R. E. S P. E. C. T
“Lord knows what it means to me”, sang Aretha Franklin. We are in for a day of debate about that word tomorrow. Or are we? The papers today talk of a steady move towards acceptance of the legislation as now proposed. But then supposedly knowledgeable commentators tell us it all hangs on a dozen or so votes in the House of Laity. (Two-thirds majorities in the House of Bishops and House of Clergy are being taken as read.)
My fear is that the debate tomorrow will be a serious of set-pieces by the various tendencies, saying mostly what they have said before. If that is what happens, maybe we could cut out all the agony, and just vote at lunchtime.
My train journey to General Synod today felt like an enacted parable of the progress of the Women Bishops legislation. The destination, desirable, and achievable; the actual journey a frustrating stop/start. ‘Signalling problems at Tisbury’. When you are waiting at Templecombe, that means a long wait, as there is only one track. Trains cannot pass, and the one I am trying to catch (to London) has to wait for another to make its journey and move off towards Exeter. So while the elaborate (and thankfully safety-conscious) South West Trains and Network Rail crews did what they had to, we waited at Templecombe for 40 minutes, waited another 10 at Gllingham, and a bit more between Tisbury and Salisbury. ’Enough waiting’ indeed. But we got there in the end, an hour late.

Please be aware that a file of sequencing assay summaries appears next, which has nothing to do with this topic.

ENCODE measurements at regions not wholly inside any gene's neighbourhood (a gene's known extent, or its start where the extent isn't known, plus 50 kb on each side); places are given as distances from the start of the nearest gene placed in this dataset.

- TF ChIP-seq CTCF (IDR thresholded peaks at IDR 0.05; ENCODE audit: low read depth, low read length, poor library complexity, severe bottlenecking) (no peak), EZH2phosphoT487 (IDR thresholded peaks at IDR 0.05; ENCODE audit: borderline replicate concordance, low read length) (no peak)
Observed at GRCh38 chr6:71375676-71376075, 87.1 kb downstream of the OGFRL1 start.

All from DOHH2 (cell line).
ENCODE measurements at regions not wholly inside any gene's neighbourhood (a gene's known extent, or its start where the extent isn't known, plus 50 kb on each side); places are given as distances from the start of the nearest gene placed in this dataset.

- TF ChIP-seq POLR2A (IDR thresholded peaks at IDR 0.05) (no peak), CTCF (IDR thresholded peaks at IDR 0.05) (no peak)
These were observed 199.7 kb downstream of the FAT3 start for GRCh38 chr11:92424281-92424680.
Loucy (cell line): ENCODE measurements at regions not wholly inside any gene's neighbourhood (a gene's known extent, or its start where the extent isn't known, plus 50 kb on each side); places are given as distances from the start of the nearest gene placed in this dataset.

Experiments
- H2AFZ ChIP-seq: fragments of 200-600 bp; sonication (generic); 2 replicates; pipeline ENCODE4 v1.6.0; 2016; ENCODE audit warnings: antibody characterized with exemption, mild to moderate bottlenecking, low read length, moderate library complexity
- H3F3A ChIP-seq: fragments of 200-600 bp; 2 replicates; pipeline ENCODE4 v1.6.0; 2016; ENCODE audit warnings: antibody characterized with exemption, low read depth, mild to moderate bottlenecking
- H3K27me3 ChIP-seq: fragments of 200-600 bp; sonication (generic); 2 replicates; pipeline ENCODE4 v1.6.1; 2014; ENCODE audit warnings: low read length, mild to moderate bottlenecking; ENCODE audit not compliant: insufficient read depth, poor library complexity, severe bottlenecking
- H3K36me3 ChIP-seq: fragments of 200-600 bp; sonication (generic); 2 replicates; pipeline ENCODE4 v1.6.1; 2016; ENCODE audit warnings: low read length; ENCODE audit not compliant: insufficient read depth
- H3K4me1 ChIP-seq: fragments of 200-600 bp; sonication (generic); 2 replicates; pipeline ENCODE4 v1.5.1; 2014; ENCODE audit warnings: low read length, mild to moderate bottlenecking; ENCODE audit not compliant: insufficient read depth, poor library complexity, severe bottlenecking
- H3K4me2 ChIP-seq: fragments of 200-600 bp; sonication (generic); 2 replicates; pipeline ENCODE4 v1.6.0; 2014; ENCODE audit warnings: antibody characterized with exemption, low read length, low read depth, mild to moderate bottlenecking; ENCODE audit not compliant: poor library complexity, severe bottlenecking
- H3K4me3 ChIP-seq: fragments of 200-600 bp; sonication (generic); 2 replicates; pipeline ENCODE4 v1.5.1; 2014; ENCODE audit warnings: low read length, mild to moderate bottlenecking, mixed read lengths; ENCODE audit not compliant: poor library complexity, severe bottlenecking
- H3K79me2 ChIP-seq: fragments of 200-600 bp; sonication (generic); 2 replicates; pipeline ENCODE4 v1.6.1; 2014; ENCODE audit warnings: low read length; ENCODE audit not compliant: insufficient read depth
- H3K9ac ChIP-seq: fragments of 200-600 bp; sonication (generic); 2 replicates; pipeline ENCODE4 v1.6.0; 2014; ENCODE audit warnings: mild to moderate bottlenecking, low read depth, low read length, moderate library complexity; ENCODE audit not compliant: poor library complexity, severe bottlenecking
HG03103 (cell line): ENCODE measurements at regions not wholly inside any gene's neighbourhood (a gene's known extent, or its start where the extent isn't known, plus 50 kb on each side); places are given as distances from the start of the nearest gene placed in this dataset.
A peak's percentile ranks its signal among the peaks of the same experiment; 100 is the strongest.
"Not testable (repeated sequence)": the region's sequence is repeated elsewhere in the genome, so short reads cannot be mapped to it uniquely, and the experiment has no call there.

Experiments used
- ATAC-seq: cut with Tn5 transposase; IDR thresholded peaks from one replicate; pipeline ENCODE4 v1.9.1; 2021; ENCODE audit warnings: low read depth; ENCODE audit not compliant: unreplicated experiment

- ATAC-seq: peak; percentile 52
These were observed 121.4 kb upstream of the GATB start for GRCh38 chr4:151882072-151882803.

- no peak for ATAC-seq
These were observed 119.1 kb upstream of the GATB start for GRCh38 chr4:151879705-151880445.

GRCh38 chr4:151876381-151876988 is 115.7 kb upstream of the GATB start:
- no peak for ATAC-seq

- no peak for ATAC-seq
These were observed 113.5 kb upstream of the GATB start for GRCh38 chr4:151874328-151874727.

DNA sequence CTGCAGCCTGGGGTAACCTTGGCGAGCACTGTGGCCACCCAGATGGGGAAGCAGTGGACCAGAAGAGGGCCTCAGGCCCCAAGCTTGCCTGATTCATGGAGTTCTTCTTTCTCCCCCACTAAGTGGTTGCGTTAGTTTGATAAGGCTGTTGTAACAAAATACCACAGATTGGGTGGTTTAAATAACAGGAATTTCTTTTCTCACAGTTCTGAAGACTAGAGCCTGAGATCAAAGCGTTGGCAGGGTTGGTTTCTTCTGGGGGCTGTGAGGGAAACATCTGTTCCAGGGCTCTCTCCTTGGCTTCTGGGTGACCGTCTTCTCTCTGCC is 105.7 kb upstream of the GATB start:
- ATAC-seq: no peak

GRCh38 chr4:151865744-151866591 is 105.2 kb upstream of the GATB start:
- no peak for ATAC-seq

All shall be Wellsby?
If you believe the papers a lot hangs on any contribution the Bishop of Durham may make. Apparently he has spent all weekend preparing a speech. Apparently, his new-found stature as the Archbishop-elect means that all eyes will be on him. Apparently his speech will so entrance his more conservative evangelical supporters that they will all roll over and either abstain or even vote in favour. And that will be that.
Yes, and the 1043 to Waterloo might get in on time. But it might not…
Can you predict the voting?
Most observers and hacks think Synod is like Parliament. But it’s not. Every vote is a free vote in Synod. We do listen; we do say our prayers, and we judge our vote accordingly. Of course there are many members who are firmly wedded to their own position (those who are impossibilists against women Bishops will never be persuaded). Some of them may even vote against their own views, thinking of the impact on the wider church. Mind you, electronic voting means that our votes are recorded, so you can’t hide your private betrayals in a show of hands.
I noted in July how I turned up intending to vote one way, but was persuaded to vote another. My guess (and hope) is that there are a fair number of members who will want to have the case for ‘respect’ made in speeches, and to hear some arguments for and against. Then they’ll decide how to vote.
The corridors will be hot with speculation and rumour, some of which I’ll endeavour to post here….
If you are very keen, you can listen to a live audio stream here. The Big Debate will start around 10.00, after the Communion service. Or you can get live coverage (with plenty of bias, wit and in-jokes)via a Twitter feed here.